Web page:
Surface-Plasmon-Resonance-Enhanced Cavity Ring-Down Detection

Published: January 01, 2004


A C. Pipino, John T. Woodward IV, Curtis W. Meuse, Vitalii I. Silin


The cavity ring-down technique is used to probe the absolute optical response of the localized surface plasmon resonance (SPR) of a gold nanoparticle distribution to adsorption of trichloroethylene (TCE) and perchloroethylene (PCE) from the gas phase. Extended Mie theory for a coated sphere with a particle-size-dependent dielectric function is used to elucidate size-dispersion effects, the size-dependence of the SPR sensitivity to adsorption, and the kinetics of adsorption. An approximately Gaussian distribution of nanospheres with a mean diameter of 4.5 nm and a standard deviation of 1.1 nm, as determined by atomic force microscopy, is provided by the intrinsic granularity of an ultra-thin, gold film, having a nominal thickness of . 0.18 nm. The cavity ring-down measurements employ a linear resonator with an intra-cavity flow cell, which is formed by a pair of ultra-smooth, fused-silica optical flats at Brewster s angle, where the Au film is present on a single flat. The total system intrinsic loss is dominated by the film extinction, while the angled flats alone contribute only . 5x10-5/flat to the total loss. Based on a relative decay time precision of 0.1 % for ensembles averages of 25 laser shots from a pulsed optical parametric oscillator (OPO), the minimum detectable concentrations of PCE and TCE are found to be 2x10-8 mol/L and 7x10-8 mol/L, respectively, based on a 30 s integration time.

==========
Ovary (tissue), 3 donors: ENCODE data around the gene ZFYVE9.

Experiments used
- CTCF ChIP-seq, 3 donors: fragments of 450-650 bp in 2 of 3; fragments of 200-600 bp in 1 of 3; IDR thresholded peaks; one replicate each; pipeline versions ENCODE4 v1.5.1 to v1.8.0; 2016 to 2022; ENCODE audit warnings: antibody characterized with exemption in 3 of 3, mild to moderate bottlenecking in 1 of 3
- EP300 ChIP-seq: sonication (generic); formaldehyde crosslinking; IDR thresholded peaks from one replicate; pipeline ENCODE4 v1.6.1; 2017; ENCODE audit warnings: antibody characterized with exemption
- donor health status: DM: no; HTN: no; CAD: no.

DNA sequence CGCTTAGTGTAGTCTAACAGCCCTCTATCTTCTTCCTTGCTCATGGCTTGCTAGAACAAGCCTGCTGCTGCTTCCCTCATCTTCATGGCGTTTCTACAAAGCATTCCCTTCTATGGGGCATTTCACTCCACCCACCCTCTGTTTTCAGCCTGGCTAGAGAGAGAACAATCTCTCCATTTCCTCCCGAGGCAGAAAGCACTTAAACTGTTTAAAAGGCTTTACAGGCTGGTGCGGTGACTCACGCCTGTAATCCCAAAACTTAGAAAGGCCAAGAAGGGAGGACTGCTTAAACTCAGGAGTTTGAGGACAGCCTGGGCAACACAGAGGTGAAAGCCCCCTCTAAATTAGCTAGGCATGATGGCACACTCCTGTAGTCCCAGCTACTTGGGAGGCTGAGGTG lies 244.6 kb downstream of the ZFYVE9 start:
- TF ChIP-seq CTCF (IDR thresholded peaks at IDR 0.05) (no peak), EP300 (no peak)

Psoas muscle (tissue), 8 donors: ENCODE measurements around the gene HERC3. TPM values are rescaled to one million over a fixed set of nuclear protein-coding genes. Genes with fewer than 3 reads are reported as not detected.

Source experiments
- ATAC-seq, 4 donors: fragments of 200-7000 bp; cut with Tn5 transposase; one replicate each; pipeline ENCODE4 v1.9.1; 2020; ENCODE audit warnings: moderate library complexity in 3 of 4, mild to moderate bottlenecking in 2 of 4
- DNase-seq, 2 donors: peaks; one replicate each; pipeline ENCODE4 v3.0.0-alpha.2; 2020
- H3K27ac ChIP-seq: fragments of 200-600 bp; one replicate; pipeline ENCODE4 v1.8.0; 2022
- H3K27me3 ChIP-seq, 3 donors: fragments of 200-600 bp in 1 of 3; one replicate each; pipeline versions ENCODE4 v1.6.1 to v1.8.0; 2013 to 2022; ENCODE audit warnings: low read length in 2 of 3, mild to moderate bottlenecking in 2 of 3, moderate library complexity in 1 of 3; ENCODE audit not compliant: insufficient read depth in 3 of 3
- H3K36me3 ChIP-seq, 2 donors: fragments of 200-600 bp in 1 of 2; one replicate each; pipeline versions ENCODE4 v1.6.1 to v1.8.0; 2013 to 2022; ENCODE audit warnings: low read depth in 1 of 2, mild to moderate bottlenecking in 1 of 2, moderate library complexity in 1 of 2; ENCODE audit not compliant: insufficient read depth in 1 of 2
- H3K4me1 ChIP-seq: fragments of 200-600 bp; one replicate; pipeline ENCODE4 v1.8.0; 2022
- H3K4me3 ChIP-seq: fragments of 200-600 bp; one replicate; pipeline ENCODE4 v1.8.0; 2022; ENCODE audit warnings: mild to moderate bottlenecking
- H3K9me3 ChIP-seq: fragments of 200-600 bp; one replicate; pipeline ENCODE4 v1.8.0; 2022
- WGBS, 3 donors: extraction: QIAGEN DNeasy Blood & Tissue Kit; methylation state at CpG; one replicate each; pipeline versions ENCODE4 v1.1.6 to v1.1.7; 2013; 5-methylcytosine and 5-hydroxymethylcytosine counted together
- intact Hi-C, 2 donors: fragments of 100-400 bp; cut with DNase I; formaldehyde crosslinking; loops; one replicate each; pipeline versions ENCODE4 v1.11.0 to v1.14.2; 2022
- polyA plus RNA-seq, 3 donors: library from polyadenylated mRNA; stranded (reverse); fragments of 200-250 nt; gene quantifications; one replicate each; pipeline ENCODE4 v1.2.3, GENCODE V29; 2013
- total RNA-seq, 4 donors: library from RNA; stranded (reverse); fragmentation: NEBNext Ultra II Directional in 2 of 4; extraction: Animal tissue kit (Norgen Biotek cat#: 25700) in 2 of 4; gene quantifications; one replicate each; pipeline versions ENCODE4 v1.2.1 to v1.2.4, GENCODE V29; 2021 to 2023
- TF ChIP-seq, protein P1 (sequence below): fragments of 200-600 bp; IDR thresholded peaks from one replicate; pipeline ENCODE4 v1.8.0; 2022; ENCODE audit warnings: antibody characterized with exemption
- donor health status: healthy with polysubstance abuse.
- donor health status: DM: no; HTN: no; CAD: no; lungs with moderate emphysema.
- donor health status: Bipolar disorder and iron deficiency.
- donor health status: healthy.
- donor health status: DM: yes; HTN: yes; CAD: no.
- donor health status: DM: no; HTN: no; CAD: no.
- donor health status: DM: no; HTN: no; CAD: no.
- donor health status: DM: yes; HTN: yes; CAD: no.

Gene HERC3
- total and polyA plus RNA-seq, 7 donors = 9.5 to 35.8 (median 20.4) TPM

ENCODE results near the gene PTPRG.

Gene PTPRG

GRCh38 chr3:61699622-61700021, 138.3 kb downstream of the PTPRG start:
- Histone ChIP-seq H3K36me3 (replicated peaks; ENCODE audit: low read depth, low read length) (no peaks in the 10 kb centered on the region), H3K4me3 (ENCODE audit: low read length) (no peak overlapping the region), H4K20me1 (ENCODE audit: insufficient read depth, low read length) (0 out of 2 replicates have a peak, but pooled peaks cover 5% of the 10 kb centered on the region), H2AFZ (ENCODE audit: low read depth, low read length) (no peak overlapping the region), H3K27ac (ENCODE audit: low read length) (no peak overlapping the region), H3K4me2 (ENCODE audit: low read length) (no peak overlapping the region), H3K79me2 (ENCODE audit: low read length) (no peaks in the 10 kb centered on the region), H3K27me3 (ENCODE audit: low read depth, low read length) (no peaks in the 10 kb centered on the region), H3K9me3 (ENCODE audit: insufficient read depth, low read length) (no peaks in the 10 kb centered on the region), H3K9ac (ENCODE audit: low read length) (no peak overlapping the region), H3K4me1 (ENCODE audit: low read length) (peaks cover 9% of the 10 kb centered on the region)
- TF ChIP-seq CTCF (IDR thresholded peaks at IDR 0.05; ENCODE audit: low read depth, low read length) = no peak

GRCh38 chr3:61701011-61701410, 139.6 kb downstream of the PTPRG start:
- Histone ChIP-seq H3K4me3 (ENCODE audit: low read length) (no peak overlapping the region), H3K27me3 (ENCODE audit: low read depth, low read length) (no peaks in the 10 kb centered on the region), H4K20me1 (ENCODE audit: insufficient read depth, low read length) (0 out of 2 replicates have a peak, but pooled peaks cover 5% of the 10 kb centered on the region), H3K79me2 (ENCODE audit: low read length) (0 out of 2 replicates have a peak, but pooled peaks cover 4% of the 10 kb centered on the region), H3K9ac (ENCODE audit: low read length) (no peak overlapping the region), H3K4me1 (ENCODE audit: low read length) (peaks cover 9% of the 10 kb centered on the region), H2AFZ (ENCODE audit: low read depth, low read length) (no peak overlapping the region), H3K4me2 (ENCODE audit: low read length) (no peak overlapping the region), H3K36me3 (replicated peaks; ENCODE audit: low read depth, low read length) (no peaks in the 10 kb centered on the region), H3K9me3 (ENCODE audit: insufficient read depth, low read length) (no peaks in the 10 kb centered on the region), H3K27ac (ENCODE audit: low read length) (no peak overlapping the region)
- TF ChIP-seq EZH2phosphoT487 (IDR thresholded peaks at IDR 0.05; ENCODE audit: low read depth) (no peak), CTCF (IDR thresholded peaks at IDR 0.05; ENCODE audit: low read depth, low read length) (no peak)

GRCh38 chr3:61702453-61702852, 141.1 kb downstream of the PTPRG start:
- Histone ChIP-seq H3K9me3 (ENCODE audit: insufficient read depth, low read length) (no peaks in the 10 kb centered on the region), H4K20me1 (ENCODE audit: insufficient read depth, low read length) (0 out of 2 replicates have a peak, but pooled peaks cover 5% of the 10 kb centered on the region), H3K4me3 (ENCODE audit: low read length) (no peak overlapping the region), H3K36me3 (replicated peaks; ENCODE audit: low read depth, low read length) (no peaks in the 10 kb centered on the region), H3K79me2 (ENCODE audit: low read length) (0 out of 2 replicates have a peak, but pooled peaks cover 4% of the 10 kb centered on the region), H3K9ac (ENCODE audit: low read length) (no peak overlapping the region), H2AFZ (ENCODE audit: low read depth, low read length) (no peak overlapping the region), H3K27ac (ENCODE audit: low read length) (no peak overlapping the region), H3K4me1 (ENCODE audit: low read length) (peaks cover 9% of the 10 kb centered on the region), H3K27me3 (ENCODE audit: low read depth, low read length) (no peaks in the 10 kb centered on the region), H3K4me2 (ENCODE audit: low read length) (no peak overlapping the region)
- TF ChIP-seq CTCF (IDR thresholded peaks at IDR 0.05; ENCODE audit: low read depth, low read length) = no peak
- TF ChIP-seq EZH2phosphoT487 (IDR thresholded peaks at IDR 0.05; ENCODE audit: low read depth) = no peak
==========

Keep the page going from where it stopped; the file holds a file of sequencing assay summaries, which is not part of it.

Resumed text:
Citation: Journal of Chemical Physics
Volume: 120
Issue:  No. 3
Pub Type: Journals


cavity ring-down, chemical sensing, coated sphere, mie theory, nonoparticles, surface plasmon
Created January 01, 2004, Updated February 17, 2017